HL Deb 01 March 1993 vol 543 cc415-7

2.50 p.m.

Lord John-Mackie asked Her Majesty's Government:

Why Scotch whisky is taxed so heavily in the United Kingdom compared to taxation on wine and whisky in the rest of Europe.

The Minister of State, Department of Transport (The Earl of Caithness)

My Lords, the rate of duty on spirits in the UK takes account of economic, health and social factors, which have always been reflected in successive Chancellors' Budget judgments. It would not be appropriate to comment further in advance of the Budget.

Lord John-Mackie

My Lords, does the noble Earl not appreciate the situation? Has he by any chance read the Scotch Whisky Association's brochure on the subject which points out the importance of Scotch whisky to Scotland? Does he know that one can buy whisky in Paris, Rome or Berlin for £3 a bottle less than in this country? I thought that we were dealing with a common market.

The Earl of Caithness

My Lords, I appreciate very much the value of whisky to Scotland. I also appreciate very much the value of whisky to lots of other people as well. With regard to the price of a bottle of whisky, I am sure the noble Lord would agree that it is the right of every country to set its own duty limits.

Lord Boyd-Carpenter

My Lords, is my noble friend aware—I do not think he can be—that last summer in a shop at the south end of Sardinia I bought in Italian lira a bottle of excellent Scotch whisky at half the price it would have cost me in London?

The Earl of Caithness

Yes, my Lords, I appreciate that whisky can be bought more cheaply in certain other parts of the world than in the United Kingdom. But I am sure that my noble friend would agree that that is because there is a right for every country to set its own duty limits.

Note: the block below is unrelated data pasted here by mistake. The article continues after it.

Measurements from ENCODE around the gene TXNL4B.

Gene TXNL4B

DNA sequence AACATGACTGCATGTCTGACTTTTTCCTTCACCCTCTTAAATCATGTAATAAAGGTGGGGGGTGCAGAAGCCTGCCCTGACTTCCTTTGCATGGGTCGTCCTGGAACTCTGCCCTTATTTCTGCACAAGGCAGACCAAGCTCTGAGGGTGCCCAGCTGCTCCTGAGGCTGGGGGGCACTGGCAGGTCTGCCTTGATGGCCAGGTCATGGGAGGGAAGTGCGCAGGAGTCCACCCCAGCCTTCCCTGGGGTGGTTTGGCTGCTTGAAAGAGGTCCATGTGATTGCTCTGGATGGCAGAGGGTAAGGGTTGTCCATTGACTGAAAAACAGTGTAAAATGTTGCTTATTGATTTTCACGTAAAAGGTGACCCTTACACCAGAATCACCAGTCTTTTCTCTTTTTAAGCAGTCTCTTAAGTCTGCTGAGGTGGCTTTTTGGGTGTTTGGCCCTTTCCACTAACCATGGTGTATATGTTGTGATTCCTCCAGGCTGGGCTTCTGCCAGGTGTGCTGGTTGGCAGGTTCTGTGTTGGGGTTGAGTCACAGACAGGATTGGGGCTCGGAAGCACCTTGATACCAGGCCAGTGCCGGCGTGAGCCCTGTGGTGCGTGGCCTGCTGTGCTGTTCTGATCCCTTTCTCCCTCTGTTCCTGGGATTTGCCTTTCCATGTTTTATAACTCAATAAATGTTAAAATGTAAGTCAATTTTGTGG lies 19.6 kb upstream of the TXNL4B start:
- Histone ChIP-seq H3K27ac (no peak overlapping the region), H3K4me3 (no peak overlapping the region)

Lord Tordoff

My Lords, when the noble Earl replied to the first Question he suggested that health is a factor in setting the rate of duty. He is surely not suggesting to the noble Lord, Lord John-Mackie, that whisky is less healthy than wine.

The Earl of Caithness

My Lords, that is not what I said. It is a consideration to be taken into account.

Lord Campbell of Alloway

My Lords, on the health aspect, as whisky is in a sense medicinal, I was wondering whether my noble friend could consider zero rating for VAT?

The Earl of Caithness

My Lords, I hope that it is medicinal to my noble friend, but I hope not in excess. With regard to his second point, that is a question for my right honourable friend the Chancellor of the Exchequer.

Lord Stoddart of Swindon

My Lords, can the noble Earl say whether the Treasury has estimated how much taxation it will lose as a result of the single market and the removal of all the Customs duties from Scotch whisky and other liquors?

The Earl of Caithness

My Lords, it is not just a question of the duty, as the noble Lord will be aware. A lot of factors affect how much people drink of a particular product. It may be interesting for the noble Lord to know that the amount of duty and VAT as a proportion of the retail price has fallen by more than 11 percentage points since 1983.

Lord Macfarlane of Bearsden